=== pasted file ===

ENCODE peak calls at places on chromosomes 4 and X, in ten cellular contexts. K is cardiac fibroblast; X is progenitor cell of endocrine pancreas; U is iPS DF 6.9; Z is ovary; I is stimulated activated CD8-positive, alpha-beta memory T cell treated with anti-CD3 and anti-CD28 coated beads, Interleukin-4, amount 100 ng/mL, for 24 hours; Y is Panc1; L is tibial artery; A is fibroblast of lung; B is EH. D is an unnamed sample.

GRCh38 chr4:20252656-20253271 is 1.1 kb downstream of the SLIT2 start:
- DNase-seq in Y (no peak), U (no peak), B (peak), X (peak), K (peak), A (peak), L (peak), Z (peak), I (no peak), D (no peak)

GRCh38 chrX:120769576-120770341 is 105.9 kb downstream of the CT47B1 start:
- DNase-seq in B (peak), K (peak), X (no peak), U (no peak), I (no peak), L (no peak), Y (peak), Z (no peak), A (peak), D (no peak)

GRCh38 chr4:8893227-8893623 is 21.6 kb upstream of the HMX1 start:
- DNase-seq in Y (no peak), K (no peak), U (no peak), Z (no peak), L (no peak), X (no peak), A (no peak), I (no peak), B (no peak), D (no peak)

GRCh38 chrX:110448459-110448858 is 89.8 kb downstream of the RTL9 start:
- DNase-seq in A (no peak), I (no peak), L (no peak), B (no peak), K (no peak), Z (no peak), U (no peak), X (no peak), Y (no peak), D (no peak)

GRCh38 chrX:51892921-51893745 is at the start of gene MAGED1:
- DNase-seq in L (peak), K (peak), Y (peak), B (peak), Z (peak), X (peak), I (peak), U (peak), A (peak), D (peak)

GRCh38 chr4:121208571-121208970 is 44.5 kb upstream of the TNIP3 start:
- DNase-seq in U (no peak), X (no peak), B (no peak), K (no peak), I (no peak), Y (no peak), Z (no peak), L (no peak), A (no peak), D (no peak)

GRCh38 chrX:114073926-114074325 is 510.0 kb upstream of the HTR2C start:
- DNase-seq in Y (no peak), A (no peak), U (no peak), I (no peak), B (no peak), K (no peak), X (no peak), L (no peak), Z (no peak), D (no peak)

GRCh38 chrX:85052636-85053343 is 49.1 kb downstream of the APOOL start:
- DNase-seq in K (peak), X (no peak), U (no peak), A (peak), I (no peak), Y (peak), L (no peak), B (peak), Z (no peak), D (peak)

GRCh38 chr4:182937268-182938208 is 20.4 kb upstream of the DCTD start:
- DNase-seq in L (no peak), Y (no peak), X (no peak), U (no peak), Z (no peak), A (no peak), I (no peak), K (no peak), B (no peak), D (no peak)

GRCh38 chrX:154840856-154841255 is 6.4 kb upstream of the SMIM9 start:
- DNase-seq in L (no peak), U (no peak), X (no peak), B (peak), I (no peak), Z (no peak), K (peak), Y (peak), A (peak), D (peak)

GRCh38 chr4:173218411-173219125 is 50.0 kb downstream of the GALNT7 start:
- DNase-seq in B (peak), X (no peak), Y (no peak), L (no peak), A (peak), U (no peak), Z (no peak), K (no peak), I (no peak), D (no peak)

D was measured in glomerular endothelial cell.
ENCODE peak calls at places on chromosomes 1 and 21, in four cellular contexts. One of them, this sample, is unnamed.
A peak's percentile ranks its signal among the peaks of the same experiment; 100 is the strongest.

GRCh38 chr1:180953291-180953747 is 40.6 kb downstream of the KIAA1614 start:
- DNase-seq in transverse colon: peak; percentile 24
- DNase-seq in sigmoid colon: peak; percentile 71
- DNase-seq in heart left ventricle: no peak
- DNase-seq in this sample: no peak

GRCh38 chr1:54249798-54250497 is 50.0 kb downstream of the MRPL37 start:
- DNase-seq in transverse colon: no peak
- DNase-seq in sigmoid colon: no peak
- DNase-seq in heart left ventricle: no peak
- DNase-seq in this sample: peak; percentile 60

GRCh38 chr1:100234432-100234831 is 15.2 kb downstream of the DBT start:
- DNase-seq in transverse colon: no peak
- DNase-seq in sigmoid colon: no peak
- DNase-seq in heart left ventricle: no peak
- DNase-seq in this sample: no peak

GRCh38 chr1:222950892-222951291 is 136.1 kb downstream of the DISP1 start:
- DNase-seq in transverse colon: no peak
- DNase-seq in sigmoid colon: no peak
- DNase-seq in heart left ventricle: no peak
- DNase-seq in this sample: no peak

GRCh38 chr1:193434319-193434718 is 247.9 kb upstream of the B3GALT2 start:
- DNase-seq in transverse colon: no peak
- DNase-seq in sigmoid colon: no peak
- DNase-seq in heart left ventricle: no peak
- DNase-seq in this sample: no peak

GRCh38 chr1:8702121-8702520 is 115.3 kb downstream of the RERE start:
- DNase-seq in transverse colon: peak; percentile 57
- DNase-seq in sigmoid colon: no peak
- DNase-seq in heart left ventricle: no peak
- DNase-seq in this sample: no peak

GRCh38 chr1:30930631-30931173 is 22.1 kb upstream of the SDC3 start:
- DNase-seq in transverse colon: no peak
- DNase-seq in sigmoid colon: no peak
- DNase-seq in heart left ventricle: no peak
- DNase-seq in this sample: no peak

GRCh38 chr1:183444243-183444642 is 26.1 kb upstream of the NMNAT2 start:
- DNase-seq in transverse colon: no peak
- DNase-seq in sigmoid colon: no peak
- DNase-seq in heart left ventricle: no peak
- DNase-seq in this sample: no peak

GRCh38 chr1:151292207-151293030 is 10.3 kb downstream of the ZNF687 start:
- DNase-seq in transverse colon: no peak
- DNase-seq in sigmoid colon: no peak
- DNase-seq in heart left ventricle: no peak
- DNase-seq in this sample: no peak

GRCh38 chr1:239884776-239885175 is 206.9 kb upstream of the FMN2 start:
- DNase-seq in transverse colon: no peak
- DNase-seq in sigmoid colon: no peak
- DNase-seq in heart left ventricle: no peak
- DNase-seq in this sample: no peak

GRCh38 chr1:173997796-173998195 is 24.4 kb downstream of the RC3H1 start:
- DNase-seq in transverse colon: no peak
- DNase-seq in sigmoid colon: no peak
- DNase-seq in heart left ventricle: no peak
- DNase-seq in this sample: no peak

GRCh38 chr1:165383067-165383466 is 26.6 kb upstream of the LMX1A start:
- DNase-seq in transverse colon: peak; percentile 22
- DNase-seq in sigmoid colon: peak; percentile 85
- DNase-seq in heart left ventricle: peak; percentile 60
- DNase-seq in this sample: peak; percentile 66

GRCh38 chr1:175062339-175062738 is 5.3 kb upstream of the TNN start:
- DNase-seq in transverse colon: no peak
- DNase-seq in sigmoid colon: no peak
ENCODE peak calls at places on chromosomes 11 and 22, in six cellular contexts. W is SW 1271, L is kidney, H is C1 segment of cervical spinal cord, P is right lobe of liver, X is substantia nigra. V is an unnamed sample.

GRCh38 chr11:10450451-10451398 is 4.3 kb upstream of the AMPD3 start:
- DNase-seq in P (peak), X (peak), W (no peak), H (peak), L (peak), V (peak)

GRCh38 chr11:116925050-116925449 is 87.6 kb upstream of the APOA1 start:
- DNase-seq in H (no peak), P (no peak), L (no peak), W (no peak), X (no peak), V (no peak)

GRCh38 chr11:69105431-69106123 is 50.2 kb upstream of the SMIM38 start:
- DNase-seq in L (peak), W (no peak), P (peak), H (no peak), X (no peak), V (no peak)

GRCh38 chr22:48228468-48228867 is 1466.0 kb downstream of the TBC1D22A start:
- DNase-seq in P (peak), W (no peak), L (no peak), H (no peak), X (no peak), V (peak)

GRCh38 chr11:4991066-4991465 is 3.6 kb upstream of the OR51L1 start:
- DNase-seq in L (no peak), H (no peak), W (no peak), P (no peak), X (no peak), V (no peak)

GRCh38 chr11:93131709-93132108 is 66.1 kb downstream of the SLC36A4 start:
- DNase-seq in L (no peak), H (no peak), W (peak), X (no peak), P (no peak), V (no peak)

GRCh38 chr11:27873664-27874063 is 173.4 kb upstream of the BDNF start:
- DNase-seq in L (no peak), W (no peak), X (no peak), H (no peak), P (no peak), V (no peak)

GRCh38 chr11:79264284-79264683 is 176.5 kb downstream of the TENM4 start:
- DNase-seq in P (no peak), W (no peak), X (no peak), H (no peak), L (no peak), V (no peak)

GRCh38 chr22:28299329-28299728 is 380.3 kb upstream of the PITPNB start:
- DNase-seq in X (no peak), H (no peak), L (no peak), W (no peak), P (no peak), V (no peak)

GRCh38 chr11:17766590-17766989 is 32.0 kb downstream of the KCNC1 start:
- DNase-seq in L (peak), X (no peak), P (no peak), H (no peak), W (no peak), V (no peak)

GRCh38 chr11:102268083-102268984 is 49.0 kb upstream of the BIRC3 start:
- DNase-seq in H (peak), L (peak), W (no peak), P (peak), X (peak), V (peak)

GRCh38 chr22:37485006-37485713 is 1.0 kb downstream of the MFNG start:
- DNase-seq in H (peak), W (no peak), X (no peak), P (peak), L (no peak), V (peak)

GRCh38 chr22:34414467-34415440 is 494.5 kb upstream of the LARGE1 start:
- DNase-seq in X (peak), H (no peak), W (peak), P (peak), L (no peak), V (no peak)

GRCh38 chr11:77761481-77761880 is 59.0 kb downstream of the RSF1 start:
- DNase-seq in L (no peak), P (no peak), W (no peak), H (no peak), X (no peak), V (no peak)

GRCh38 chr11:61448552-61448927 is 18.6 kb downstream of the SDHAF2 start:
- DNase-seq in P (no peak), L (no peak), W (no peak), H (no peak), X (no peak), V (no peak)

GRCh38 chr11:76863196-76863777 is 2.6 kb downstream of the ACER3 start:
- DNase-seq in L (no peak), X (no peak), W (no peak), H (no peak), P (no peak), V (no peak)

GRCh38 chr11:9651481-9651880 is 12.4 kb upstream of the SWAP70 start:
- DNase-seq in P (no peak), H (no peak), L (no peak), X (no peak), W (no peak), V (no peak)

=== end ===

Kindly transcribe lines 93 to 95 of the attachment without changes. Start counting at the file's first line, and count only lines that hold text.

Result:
GRCh38 chr11:116925050-116925449 is 87.6 kb upstream of the APOA1 start:
- DNase-seq in H (no peak), P (no peak), L (no peak), W (no peak), X (no peak), V (no peak)

GRCh38 chr11:69105431-69106123 is 50.2 kb upstream of the SMIM38 start: